Complex 3D metallic structures can now be manufactured at nanoscale
19 October 2012
Material fabrication relies on the controlled deformation of metals by industrial processes such as bending, shearing, and stamping. But is this technology transferable to the nanoscale?
Scientists from Aalto University in Finland and the University of Washington in the US have now demonstrated this to be possible. By combining ion processing and nanolithography they have managed to create complex three-dimensional structures at nanoscale.
The discovery follows from a quest for understanding the irregular folding of metallic thin films after being processed by reactive ion etching.
"We were puzzled by the strong-width-dependent curvatures in the metallic strips. Usually initially-strained bilayer metals do not curl up this way", explains Aalto University's Khattiya Chalapat.
The puzzle began to unravel when Chalapat noticed, together with Dr. Hua Jiang, that the Ti peak was absent from the EDX spectra of folded Ti/Al bilayers.
Further experiments at OV Lounasmaa Laboratory confirmed that the strips bend upward with strong width-dependent curvatures if their bottom layer is made more reactive to ions than the top surface.
In nature, similar geometrical effects take place in self-organisation directly observable to the human eye. When the flower stem of a blooming dandelion is cutinto small strips then put them in water, and the strips will fold with observable width-dependent curvatures due to differences in the water absorption between the inside and outside parts of the stem.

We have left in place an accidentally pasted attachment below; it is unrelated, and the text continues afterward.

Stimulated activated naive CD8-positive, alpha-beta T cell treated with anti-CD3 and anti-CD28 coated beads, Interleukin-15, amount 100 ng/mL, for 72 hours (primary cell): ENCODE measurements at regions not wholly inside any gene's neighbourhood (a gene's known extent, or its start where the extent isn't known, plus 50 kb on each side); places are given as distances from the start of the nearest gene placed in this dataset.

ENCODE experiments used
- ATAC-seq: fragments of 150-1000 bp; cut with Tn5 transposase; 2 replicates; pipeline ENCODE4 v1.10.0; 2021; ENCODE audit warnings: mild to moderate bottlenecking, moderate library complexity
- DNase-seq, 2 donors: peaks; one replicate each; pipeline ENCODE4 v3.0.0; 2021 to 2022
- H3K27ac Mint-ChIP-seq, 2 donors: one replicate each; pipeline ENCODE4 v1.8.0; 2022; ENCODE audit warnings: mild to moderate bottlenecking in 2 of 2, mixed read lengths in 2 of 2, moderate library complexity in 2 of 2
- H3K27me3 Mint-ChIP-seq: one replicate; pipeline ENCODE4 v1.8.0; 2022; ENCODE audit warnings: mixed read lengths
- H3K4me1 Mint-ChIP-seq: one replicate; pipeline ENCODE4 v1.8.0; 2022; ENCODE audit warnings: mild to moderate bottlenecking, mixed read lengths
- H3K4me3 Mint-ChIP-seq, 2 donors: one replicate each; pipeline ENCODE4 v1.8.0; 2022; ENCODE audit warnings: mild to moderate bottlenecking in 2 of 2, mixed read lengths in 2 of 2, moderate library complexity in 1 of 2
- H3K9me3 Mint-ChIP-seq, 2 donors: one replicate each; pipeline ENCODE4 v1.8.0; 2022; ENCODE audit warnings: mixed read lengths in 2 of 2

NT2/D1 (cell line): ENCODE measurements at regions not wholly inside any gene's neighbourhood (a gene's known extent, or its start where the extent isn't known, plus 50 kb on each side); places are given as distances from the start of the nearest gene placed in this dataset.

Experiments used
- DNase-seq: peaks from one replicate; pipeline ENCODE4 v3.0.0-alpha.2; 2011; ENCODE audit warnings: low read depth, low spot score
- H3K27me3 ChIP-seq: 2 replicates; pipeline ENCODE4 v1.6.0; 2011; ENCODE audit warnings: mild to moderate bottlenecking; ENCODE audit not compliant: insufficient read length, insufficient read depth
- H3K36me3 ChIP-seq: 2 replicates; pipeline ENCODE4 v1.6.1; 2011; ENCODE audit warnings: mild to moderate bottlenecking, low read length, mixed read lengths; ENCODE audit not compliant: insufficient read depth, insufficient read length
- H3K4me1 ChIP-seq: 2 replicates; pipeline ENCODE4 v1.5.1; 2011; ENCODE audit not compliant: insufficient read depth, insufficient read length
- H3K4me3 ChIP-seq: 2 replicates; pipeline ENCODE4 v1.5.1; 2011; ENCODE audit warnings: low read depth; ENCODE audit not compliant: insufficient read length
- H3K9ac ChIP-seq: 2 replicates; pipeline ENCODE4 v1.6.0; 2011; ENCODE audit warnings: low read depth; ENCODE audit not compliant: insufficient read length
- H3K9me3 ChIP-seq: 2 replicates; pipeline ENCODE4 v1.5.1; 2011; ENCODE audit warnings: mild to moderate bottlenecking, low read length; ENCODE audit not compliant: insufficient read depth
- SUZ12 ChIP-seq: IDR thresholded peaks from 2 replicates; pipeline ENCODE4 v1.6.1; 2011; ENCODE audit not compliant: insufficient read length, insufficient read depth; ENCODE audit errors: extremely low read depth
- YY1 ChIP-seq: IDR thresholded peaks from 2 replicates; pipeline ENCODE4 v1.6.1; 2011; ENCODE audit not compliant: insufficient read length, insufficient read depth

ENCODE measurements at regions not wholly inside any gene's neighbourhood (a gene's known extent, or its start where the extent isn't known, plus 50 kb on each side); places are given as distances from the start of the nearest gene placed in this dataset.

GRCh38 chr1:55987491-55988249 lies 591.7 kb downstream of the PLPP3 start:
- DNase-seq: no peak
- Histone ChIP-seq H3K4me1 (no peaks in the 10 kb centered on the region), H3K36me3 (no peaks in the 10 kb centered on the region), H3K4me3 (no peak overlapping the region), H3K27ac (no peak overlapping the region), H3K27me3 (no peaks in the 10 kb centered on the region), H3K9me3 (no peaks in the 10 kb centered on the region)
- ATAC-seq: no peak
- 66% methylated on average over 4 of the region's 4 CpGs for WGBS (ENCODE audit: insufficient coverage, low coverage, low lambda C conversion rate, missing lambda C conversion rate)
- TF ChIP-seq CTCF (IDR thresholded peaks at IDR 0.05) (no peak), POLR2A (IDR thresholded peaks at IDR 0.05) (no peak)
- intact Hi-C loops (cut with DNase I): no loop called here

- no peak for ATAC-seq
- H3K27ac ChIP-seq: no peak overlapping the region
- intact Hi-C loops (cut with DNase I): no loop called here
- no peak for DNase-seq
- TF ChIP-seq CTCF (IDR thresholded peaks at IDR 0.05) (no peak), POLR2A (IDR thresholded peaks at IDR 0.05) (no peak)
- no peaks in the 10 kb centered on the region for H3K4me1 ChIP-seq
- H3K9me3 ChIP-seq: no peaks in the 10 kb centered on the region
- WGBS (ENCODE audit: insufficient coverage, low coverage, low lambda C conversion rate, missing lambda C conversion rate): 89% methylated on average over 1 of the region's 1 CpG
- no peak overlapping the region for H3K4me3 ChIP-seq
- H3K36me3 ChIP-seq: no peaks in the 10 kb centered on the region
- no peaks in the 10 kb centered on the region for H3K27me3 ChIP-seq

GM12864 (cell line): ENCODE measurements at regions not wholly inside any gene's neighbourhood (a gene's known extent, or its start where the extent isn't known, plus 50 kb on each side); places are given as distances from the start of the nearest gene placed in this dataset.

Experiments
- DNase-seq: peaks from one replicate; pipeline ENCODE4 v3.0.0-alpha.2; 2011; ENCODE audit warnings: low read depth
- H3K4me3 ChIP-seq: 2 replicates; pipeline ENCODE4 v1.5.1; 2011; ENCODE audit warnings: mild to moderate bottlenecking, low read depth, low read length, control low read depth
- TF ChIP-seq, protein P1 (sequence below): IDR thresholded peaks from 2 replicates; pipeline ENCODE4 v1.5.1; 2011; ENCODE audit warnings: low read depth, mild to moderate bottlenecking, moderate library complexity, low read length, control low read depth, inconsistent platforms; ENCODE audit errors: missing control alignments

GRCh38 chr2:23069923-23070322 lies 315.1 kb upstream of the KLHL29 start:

The team attempted to find a way to adapt these natural processes to nanofabrication. They found that a focused ion beam can locally induce bending with nanoscale resolution.
The technology has various applications in the fabrication of nanoscale devices. The structures are surprisingly resilient; the team found them to be quite sturdy and robust under a variety of adverse conditions, such as electrostatic discharge and heating.
"Because the structures are so small, the coupling and the magnitude of typical nanoscale forces acting on them would be commensurately small," says Docent Sorin Paraoanu, the leader of the Kvantti research group at Aalto University.
"As for applications, we have demonstrated so far that these structures can capture and retain particles with dimensions of the order of a micrometer. However, we believe that we are just scratching the tip of the iceberg; a comprehensive theory of ion-assisted self-assembly processes is yet to be reached," notes Paraoanu.
Microfabrication was undertaken at the Aalto University research facilities for microfabrication and the imaging was undertaken at Micronova Centre for Micro and Nanotechnology and the Nanomicroscopy Centre in Finland.